Many of the claims people have made about connections between the ancient and modern games are false. The Olympics presents itself as a vehicle for world peace and unity, justified by the idea that the so-called ancient Olympic “truce” involved a cessation in fighting across the Greek world during the games. But we now know that it was mainly just for protecting those who travelled to the games.
Then there is the elitist ideal of Olympic amateurism in the 19th and early 20th centuries. That was justified by the idea that ancient athletes competed just for the sake of it, but it is clear now that they were in it for money.
The history of the triple jump is strangest of all. It was invented for the 1896 Athens Olympics in response to an ancient text recording a long-jump record of more than 15 metres. When you look at the text more closely, it becomes clear that the distance was meant as a joke.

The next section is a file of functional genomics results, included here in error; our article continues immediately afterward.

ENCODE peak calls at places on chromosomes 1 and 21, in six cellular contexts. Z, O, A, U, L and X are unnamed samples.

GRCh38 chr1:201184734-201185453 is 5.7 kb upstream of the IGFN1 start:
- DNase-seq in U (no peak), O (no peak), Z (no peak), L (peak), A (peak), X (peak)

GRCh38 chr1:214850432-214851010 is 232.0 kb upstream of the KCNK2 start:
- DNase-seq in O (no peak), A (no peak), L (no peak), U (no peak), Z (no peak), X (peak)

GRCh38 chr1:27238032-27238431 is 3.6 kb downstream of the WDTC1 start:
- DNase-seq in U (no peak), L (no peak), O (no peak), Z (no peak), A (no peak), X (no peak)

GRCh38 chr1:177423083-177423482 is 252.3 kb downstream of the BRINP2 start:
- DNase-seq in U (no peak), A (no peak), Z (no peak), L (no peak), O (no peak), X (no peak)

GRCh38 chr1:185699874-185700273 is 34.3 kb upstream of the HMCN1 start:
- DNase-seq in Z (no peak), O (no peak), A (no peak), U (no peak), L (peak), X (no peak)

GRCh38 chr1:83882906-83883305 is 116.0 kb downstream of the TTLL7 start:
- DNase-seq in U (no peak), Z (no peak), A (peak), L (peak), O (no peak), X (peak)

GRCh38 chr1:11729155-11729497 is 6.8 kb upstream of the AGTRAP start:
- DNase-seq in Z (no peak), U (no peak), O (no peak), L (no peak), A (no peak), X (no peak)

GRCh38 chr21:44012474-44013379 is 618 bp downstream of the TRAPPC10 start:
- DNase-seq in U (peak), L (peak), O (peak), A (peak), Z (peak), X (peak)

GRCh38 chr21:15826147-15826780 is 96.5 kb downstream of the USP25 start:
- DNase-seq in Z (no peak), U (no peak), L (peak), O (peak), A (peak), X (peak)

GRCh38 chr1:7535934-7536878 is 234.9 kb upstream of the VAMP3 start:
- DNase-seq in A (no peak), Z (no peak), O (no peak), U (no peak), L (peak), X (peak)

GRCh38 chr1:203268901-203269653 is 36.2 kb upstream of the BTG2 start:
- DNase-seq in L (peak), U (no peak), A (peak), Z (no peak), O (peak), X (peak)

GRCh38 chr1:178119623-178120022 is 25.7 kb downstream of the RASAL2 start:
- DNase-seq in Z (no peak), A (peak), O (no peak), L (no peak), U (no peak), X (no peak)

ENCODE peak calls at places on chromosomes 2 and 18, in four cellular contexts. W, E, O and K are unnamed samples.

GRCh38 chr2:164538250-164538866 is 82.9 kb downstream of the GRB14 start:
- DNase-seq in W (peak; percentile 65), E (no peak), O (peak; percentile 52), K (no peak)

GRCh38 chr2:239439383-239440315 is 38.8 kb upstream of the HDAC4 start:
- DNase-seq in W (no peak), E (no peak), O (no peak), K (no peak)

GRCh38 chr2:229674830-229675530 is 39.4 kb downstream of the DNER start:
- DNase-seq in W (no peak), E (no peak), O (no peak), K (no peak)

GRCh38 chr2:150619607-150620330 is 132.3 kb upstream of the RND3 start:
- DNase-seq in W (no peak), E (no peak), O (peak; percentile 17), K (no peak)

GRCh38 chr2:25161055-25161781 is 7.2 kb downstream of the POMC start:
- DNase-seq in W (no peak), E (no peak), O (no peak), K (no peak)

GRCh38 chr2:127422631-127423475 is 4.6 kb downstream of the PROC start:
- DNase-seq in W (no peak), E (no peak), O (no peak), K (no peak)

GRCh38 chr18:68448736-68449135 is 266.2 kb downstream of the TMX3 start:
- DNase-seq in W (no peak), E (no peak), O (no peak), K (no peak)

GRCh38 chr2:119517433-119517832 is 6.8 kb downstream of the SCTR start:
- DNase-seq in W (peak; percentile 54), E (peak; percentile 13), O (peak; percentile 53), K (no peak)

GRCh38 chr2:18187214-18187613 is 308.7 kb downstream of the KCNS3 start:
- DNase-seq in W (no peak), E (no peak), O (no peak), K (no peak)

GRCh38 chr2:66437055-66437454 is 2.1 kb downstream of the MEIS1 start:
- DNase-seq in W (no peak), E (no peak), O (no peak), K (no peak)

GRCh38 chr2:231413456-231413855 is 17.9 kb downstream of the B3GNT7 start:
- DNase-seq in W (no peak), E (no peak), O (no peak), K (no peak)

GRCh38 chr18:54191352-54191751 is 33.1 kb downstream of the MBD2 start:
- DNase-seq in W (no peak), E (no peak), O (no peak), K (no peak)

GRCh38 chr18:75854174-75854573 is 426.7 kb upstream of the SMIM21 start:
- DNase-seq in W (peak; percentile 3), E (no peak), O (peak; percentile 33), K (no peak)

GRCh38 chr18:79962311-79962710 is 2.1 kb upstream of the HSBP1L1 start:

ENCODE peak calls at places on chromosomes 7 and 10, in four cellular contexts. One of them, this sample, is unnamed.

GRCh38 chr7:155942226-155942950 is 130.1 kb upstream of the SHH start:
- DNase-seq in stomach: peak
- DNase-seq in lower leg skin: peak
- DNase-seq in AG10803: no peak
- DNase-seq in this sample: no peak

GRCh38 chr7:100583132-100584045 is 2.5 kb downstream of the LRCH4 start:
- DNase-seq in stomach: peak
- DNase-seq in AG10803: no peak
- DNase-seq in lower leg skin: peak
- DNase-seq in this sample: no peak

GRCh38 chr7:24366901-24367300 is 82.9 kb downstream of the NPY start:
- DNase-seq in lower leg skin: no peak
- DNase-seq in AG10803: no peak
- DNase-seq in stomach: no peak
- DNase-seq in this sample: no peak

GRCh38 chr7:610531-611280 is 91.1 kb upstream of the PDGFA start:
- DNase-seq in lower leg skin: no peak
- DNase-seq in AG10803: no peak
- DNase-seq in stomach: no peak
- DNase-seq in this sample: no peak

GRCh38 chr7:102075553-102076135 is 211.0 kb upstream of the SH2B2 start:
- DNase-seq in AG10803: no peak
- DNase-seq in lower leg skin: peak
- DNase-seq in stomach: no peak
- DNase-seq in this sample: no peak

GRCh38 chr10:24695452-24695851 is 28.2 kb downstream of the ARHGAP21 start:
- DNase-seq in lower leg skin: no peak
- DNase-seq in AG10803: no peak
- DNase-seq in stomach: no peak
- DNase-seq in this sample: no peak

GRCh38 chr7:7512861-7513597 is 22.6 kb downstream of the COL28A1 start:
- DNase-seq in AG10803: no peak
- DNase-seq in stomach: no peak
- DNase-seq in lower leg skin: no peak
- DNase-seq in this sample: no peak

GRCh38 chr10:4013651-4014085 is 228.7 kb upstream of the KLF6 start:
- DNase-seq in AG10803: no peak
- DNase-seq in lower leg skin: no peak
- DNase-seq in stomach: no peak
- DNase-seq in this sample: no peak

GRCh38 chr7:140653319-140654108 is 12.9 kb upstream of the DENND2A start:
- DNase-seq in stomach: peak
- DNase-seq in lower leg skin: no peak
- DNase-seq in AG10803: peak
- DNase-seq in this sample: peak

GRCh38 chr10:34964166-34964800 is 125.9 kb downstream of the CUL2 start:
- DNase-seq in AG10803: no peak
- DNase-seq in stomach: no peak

2. Holy cow!
Misleading claims like these have generally been based on a relatively small number of literary texts from the fourth and fifth centuries BC (the classical period). But if you really want to understand ancient sport you need to look also at the thousands of surviving athletic inscriptions carved on stone from the last three centuries BC (the Hellenistic period) and the Roman Empire (from 31BC onwards): few other texts give such a vivid glimpse of ancient day-to-day life.
When you look at that material you realize just how bizarre and alien some aspects of ancient sport were by modern standards, especially the religious element. Imagine cows being sacrificed between races in the middle of a modern Olympic stadium, for instance.
3. Calendar crunching
Yet this material also points us to some surprising similarities between ancient and modern. Many have argued that complex and bureaucratic sporting events were only developed in the 19th century. The evidence from the Roman Empire shows that this can’t possibly be right.